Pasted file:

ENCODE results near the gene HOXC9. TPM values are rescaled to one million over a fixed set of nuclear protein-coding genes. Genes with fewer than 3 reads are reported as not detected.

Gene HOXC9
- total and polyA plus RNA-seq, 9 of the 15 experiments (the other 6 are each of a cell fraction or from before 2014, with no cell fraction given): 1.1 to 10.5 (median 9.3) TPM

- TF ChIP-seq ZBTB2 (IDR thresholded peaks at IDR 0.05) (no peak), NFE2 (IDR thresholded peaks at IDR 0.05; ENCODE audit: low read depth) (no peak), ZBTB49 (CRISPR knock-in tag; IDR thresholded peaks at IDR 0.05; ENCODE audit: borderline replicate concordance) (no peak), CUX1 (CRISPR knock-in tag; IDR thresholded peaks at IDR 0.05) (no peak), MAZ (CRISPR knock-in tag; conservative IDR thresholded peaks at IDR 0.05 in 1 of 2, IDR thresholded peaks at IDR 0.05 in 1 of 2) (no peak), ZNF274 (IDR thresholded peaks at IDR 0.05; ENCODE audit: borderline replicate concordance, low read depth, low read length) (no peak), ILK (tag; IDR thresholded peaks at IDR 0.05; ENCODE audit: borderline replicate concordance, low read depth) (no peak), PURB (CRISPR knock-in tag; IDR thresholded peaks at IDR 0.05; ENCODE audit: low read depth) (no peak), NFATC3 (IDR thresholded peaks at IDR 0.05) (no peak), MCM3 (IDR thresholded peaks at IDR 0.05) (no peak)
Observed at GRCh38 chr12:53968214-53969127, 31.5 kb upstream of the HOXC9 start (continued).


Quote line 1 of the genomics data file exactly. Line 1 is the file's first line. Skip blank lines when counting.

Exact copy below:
ENCODE results near the gene HOXC9. TPM values are rescaled to one million over a fixed set of nuclear protein-coding genes. Genes with fewer than 3 reads are reported as not detected.